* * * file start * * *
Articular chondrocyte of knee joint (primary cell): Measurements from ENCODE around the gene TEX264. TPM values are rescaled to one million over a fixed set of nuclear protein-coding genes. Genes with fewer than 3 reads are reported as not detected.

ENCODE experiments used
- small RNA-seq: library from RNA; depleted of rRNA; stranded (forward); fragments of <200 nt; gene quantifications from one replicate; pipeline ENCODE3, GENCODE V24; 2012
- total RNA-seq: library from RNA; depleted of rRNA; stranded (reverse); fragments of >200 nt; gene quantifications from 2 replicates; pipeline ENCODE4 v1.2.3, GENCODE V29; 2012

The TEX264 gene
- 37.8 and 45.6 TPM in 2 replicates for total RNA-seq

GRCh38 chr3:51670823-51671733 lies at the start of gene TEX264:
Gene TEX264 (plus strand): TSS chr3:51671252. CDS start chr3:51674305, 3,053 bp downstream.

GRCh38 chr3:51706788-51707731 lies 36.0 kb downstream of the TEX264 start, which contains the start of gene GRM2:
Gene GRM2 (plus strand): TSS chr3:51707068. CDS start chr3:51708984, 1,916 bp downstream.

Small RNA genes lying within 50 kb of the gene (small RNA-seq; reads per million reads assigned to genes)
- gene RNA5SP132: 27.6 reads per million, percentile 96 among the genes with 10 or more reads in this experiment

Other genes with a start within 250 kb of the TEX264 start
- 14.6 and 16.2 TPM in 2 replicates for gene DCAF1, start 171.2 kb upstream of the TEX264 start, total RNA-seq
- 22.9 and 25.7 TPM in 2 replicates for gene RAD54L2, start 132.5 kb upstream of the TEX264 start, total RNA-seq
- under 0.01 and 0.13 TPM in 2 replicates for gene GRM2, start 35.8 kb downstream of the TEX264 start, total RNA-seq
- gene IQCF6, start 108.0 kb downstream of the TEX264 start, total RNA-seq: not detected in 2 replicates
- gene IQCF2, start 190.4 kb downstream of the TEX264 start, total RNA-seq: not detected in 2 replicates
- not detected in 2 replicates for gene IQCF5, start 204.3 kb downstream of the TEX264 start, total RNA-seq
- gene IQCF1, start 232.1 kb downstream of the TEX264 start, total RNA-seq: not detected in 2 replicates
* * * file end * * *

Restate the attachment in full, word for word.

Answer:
Articular chondrocyte of knee joint (primary cell): Measurements from ENCODE around the gene TEX264. TPM values are rescaled to one million over a fixed set of nuclear protein-coding genes. Genes with fewer than 3 reads are reported as not detected.

ENCODE experiments used
- small RNA-seq: library from RNA; depleted of rRNA; stranded (forward); fragments of <200 nt; gene quantifications from one replicate; pipeline ENCODE3, GENCODE V24; 2012
- total RNA-seq: library from RNA; depleted of rRNA; stranded (reverse); fragments of >200 nt; gene quantifications from 2 replicates; pipeline ENCODE4 v1.2.3, GENCODE V29; 2012

The TEX264 gene
- 37.8 and 45.6 TPM in 2 replicates for total RNA-seq

GRCh38 chr3:51670823-51671733 lies at the start of gene TEX264:
Gene TEX264 (plus strand): TSS chr3:51671252. CDS start chr3:51674305, 3,053 bp downstream.

GRCh38 chr3:51706788-51707731 lies 36.0 kb downstream of the TEX264 start, which contains the start of gene GRM2:
Gene GRM2 (plus strand): TSS chr3:51707068. CDS start chr3:51708984, 1,916 bp downstream.

Small RNA genes lying within 50 kb of the gene (small RNA-seq; reads per million reads assigned to genes)
- gene RNA5SP132: 27.6 reads per million, percentile 96 among the genes with 10 or more reads in this experiment

Other genes with a start within 250 kb of the TEX264 start
- 14.6 and 16.2 TPM in 2 replicates for gene DCAF1, start 171.2 kb upstream of the TEX264 start, total RNA-seq
- 22.9 and 25.7 TPM in 2 replicates for gene RAD54L2, start 132.5 kb upstream of the TEX264 start, total RNA-seq
- under 0.01 and 0.13 TPM in 2 replicates for gene GRM2, start 35.8 kb downstream of the TEX264 start, total RNA-seq
- gene IQCF6, start 108.0 kb downstream of the TEX264 start, total RNA-seq: not detected in 2 replicates
- gene IQCF2, start 190.4 kb downstream of the TEX264 start, total RNA-seq: not detected in 2 replicates
- not detected in 2 replicates for gene IQCF5, start 204.3 kb downstream of the TEX264 start, total RNA-seq
- gene IQCF1, start 232.1 kb downstream of the TEX264 start, total RNA-seq: not detected in 2 replicates